In terms of sound, though, the amp isn’t very versatile. You won’t be venturing into high gain, distorted territory with this amp. Clean and light gains are what it does, but does really well in my opinion.
That isn’t to say that the amp doesn’t have any teeth. Vox amps are well-known for their grit and the AC15 has quite a lot of it. Especially when you have a Les Paul running through it.
American guitars and British amps are always such a great combination to me. The two distinct sounds blend together so well and create such a fantastic sound. No wonder so many guitarists have paired the two together over the decades.
5. Blackstar HT20R MKII
Another British amp company, Blackstar has been making excellent amps for many years now. From their first amps all the way back in 2007 to the HT20R MKII, Blackstar has remained consistent with their quality-built and sounding amps.
The HT20R is fairly standard in terms of features. It has two channels, a clean and overdrive, 3-band EQ, reverb, and master volume.
What isn’t as standard is the two voicings featured on both the clean and gain channels. The gain can switch between either a light crunch or a screaming high-gain overdrive.
But my favorite has to be the voicing options on the clean channel. Blackstar has spoiled guitarists here and allows you to switch between either an American or a British clean tone.
Do you want a tight, sparkly tone or a more jangly tone with a decent helping of mids? Well, the choice is yours with this amp. I think this works especially well with a guitar like the Les Paul. You can either go all American or combine the American and British sounds for their unique blend.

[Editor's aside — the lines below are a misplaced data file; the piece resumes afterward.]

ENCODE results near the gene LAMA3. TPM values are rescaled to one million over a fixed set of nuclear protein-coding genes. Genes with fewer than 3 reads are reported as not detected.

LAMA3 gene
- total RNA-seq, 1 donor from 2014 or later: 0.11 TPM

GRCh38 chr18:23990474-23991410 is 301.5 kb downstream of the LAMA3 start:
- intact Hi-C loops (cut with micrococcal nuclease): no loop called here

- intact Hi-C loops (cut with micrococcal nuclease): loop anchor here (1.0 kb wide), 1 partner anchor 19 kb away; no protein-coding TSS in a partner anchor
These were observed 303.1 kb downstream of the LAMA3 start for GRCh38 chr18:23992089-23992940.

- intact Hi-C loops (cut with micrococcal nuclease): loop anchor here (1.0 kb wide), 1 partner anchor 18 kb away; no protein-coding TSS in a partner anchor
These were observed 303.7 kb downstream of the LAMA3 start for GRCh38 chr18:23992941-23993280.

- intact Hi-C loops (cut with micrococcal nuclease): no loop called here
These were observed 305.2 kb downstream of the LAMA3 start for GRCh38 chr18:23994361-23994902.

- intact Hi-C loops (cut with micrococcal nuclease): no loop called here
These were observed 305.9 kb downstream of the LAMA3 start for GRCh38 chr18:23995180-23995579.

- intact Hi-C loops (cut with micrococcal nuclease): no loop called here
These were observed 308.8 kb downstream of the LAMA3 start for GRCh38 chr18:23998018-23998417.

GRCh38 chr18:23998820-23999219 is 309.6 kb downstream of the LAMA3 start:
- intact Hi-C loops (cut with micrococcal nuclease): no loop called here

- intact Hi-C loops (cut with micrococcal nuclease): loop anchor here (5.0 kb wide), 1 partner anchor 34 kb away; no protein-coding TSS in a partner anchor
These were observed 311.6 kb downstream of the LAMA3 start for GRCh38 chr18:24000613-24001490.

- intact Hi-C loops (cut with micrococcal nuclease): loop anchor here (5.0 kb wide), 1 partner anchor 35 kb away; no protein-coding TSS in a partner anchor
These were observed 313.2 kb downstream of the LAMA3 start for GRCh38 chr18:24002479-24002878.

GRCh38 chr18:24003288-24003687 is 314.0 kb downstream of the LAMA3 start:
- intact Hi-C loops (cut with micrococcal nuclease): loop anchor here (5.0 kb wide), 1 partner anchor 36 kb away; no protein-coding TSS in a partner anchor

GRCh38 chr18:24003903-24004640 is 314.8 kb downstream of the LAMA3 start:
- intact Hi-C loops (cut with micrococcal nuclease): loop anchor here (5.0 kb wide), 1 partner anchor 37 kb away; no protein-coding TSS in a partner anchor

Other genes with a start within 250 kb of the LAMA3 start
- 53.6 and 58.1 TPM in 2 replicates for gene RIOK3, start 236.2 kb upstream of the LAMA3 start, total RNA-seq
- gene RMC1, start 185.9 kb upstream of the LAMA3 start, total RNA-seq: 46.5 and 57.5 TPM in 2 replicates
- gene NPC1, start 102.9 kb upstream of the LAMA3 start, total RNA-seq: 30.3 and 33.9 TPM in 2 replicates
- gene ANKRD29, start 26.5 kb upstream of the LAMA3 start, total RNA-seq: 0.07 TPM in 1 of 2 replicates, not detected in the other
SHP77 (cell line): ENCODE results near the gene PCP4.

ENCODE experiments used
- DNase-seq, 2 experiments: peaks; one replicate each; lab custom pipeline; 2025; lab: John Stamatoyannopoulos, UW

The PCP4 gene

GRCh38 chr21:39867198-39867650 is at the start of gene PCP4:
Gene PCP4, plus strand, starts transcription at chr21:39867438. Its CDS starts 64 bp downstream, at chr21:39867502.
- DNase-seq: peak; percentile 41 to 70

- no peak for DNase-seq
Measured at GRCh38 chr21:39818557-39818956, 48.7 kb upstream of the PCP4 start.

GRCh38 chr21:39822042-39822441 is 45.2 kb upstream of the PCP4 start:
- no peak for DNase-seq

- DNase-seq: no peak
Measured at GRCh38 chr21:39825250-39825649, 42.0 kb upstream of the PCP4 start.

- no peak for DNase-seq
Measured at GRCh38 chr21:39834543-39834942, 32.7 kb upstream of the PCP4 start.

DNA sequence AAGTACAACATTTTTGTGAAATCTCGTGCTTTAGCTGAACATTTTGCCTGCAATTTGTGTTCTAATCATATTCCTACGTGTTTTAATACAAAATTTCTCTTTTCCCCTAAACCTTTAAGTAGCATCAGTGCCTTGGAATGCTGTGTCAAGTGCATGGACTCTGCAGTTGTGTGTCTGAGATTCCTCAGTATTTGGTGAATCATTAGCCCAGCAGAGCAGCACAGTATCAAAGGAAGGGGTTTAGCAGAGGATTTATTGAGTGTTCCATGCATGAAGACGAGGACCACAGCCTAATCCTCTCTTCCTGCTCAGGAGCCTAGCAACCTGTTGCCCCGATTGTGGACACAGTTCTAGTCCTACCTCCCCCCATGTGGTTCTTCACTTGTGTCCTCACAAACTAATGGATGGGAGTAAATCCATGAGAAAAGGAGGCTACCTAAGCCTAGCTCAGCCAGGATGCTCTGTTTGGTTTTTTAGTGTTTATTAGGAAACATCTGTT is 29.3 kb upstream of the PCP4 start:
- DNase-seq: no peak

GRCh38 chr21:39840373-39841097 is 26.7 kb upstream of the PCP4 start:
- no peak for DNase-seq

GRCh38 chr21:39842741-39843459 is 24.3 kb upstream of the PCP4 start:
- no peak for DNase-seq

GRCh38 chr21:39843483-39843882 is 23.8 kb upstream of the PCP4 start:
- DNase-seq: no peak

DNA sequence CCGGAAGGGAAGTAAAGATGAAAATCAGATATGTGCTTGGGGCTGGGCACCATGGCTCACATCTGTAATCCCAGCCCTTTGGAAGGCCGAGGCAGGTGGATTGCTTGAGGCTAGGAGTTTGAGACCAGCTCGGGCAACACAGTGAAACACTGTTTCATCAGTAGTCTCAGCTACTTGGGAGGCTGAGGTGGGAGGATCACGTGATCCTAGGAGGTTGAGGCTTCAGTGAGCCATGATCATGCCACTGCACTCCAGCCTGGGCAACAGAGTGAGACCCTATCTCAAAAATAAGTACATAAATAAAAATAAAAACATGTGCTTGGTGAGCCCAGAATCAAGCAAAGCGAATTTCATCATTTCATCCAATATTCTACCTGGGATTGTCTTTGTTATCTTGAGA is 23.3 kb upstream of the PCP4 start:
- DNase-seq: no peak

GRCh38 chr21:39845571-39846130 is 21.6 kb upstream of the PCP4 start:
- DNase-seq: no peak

Over in the EQ section, there is also something called ISF (Infinite Shape Feature). This is something wholly unique to Blackstar.
Essentially, this feature allows you to blend the American and British tones of the amp as much as you want. So, you can either go full American or British or combine the two however much you want.
There isn’t really anything I can find wrong with this amp. It is very loud at 20 watts, which can also be brought down to 2 watts. And it is fairly lightweight making it easy to take with you to gigs.
Blackstar has even included a simple two-button footswitch for easy switching between channels and voicings. I have played amps that don’t always work too well with every footswitch, and buying the right one is a bit of a hassle.
6. Fender Blues Junior IV
Similar to Vox, Fender amps don’t need much of an intro. You know that you will be getting high-quality design and sound, regardless of the Fender amp you choose. The Blues Junior IV is no different.
As the name suggests, this little 15-watt amp was made to play the blues. And from my experience, it does blues wonderfully.
The Blues Junior has those classic sparkling Fender clean sound. Switching over to the ‘fat’ channel, you get a smooth midrange and, well, fat crunch sound that is just perfect for blues and rock.
The reverb has also seen a substantial improvement from the Blues Junior III. The IV’s reverb sounds quite a bit smoother and warmer to me than on the previous version.
I was also pleasantly surprised by how well this little amp handles pedals. Drive pedals sound especially great with loads of volume. This allows you to push the amp a little further into a distorted sound.